Emma

Couverture
Richard Bentley, 1882 - 419 pages
 

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Avis des utilisateurs

5 étoiles
18
4 étoiles
8
3 étoiles
2
2 étoiles
2
1 étoile
0

Review: Emma

Avis d'utilisateur  - Brittany - Goodreads

Jane Austen's finest. Her language and imagery is vivid and exquisite as always. However, the plot in Emma is so much more extravagant with its twists, turns, and love triangles. It is no wonder that ... Consulter l'avis complet

Review: Emma

Avis d'utilisateur  - Kathryn - Goodreads

This was a book that I thought stood out from all of Jane austen's other novels, though equally accopmlished, this one held a real grasp on me with it's subtle humour and realistic characters. It kept ... Consulter l'avis complet

Pages sélectionnées

Table des matières

I
1
II
9
III
14
IV
19
V
28
VI
33
VII
40
VIII
46
XXIX
210
XXX
218
XXXI
224
XXXII
229
XXXIII
239
XXXIV
247
XXXV
255
XXXVI
261

IX
57
X
70
XI
77
XII
82
XIII
91
XIV
99
XV
105
XVI
113
XVII
118
XVIII
122
XIX
129
XX
136
XXI
143
XXII
153
XXIII
157
XXIV
166
XXV
173
XXVI
179
XXVII
196
XXVIII
204
XXXVII
269
XXXVIII
272
XXXIX
284
XL
288
XLI
294
XLII
302
XLIII
315
XLIV
324
XLV
331
XLVI
338
XLVII
346
XLVIII
358
XLIX
365
L
374
LI
383
LII
389
LIII
398
LIV
406
LV
416

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Expressions et termes fréquents

Fréquemment cités

Page 1 - Emma Woodhouse, handsome, clever and rich, with a comfortable home and happy disposition, seemed to unite some of the best blessings of existence, and had lived nearly twenty-one years in the world with very little to distress or vex her.
Page 309 - The considerable slope, at nearly the foot of which the Abbey stood, gradually acquired a steeper form beyond its grounds; and at half a mile distant was a bank of considerable abruptness and grandeur, well clothed with wood ; and at the bottom of this bank, favourably placed and sheltered, rose the Abbey-Mill Farm, with meadows in front, and the river making a close and handsome curve around it. It was a sweet view — sweet to the eye and the mind. English verdure, English culture, English comfort,...
Page 392 - And when a lady's in the case, You know all other things give place. To leave you thus might seem unkind, But see the Goat is just behind.
Page 17 - ... Smith's conversation, but she found her altogether very engaging— not inconveniently shy, not unwilling to talk— and yet so far from pushing, shewing so proper and becoming a deference, seeming so pleasantly grateful for being admitted to Hartfield, and so artlessly impressed by the appearance of every thing in so superior a style to what she had been used to, that she must have good sense, and deserve encouragement.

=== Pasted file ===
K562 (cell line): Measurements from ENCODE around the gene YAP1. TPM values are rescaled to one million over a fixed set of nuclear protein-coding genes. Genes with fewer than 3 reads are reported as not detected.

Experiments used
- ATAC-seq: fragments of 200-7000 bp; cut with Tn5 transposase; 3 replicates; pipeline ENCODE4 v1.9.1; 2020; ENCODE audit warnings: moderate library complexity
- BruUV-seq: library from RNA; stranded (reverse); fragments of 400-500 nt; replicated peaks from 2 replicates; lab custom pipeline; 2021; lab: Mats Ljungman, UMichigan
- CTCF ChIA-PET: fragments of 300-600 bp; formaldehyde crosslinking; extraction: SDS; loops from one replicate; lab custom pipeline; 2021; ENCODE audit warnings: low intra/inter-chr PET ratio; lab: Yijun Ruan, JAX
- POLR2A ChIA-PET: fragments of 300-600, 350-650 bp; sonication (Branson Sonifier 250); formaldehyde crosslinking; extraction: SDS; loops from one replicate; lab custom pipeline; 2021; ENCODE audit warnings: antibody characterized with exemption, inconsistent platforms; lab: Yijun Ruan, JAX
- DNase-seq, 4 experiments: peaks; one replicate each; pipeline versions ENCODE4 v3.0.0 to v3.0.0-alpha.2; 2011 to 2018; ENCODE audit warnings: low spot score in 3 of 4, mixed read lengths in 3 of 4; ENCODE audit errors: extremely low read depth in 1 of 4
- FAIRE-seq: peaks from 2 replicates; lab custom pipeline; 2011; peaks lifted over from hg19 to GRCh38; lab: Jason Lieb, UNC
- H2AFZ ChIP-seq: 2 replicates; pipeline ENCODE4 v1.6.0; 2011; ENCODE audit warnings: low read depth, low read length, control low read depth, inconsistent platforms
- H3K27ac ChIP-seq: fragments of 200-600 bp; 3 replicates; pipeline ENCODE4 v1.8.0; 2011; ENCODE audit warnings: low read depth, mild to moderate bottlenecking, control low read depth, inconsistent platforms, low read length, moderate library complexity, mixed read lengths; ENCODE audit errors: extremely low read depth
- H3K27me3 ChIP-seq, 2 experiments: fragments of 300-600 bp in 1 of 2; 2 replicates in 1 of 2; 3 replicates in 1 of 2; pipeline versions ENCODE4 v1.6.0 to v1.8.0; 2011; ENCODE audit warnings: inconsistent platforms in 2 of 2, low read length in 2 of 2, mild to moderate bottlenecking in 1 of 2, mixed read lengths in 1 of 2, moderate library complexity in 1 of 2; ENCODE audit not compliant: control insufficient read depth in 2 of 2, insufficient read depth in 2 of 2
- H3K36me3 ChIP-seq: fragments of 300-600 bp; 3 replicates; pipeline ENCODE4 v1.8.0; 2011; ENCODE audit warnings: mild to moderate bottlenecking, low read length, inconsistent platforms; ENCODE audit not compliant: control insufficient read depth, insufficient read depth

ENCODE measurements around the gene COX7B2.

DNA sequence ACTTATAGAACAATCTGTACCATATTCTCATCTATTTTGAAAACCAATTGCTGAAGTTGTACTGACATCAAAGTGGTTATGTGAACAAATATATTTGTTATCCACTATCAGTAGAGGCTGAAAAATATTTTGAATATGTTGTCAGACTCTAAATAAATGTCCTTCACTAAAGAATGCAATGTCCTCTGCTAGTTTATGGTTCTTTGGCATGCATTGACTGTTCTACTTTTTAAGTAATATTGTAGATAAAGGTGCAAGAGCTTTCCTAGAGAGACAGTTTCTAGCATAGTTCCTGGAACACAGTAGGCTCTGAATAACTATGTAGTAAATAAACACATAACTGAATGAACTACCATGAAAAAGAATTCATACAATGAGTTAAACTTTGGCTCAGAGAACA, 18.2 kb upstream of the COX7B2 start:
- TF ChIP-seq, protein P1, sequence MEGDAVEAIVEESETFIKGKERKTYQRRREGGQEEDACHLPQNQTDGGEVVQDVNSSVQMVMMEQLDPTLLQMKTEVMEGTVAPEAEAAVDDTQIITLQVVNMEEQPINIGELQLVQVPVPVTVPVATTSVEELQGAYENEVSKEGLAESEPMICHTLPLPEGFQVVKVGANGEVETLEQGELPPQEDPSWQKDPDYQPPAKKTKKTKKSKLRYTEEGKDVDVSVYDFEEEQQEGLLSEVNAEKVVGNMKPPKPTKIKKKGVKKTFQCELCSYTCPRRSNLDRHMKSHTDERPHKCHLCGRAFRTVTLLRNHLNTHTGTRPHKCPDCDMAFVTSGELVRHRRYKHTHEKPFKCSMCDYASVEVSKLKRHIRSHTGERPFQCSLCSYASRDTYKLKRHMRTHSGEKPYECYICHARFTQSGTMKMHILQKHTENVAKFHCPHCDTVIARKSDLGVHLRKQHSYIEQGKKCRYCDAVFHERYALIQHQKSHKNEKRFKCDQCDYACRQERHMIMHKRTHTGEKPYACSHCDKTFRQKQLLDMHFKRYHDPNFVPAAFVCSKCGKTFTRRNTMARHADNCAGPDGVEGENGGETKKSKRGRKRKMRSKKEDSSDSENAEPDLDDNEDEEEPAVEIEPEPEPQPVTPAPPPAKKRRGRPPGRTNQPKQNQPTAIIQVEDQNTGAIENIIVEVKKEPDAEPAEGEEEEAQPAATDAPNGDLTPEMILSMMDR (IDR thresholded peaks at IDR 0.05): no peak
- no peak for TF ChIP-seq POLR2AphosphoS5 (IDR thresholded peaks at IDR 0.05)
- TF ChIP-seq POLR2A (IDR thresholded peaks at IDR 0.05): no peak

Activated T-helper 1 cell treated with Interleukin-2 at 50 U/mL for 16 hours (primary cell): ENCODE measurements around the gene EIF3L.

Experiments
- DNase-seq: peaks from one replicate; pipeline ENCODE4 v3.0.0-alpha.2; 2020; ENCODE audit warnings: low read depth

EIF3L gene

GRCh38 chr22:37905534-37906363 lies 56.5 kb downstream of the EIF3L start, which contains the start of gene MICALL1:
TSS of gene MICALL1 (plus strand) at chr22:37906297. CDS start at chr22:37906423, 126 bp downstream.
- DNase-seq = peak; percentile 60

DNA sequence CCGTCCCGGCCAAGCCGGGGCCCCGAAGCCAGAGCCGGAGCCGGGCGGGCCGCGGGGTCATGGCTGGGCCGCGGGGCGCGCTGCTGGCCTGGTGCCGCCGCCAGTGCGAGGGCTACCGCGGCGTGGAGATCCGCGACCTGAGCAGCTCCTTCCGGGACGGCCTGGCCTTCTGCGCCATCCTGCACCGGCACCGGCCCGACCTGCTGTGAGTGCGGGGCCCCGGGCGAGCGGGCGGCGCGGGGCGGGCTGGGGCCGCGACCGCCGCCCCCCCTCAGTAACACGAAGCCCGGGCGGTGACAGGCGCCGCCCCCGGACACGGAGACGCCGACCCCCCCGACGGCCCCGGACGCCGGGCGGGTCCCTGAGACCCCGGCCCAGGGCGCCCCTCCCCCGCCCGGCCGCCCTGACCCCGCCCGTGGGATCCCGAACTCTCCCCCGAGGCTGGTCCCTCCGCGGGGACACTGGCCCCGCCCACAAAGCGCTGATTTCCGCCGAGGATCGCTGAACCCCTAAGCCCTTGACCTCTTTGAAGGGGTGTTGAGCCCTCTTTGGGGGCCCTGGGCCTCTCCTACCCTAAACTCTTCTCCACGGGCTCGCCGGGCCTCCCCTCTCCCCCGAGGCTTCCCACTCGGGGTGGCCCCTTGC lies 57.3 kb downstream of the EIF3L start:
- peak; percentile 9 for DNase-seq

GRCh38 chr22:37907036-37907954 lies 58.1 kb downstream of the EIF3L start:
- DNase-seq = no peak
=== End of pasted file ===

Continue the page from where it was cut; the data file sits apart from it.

Page 17 - This was all that was generally known of her history. She had no visible friends but what had been acquired at Highbury, and was now just returned from a long visit in the country to some young ladies who had been at school there with her. She was a very pretty girl, and her beauty happened to be of a sort which Emma particularly admired. She was short, plump, and fair, with a fine bloom, blue eyes, light hair, regular features, and a look of great sweetness...
Page 319 - Three things very dull indeed.' That will just do for me, you know. I shall be sure to say three dull things as soon as ever I open my mouth, shan't I? — (looking round with the most good-humoured dependence on every body's assent) — Do not you all think I shall?" Emma could not resist. "Ah! ma'am, but there may be a difficulty. Pardon me — but you will be limited as to number — only three at once.
Page 15 - Miss Bates stood in the very worst predicament in the world for having much of the public favour; and she had no intellectual superiority to make atonement to herself, or frighten those who might hate her, into outward respect.
Page 124 - There is one thing, Emma, which a man can always do, if he chuses, and that is, his duty; not by manoeuvring and finessing, but by vigour and resolution.
Page 3 - She dearly loved her father, but he was no companion for her. He could not meet her in conversation, rational or playful. The evil of the actual disparity in their ages (and Mr. Woodhouse had not married early) was much increased by his constitution and habits; for having been a valetudinarian all his life, without activity of mind or body, he was a much older man in ways than in years; and though everywhere beloved for the friendliness of his heart and his amiable temper, his talents could not have...

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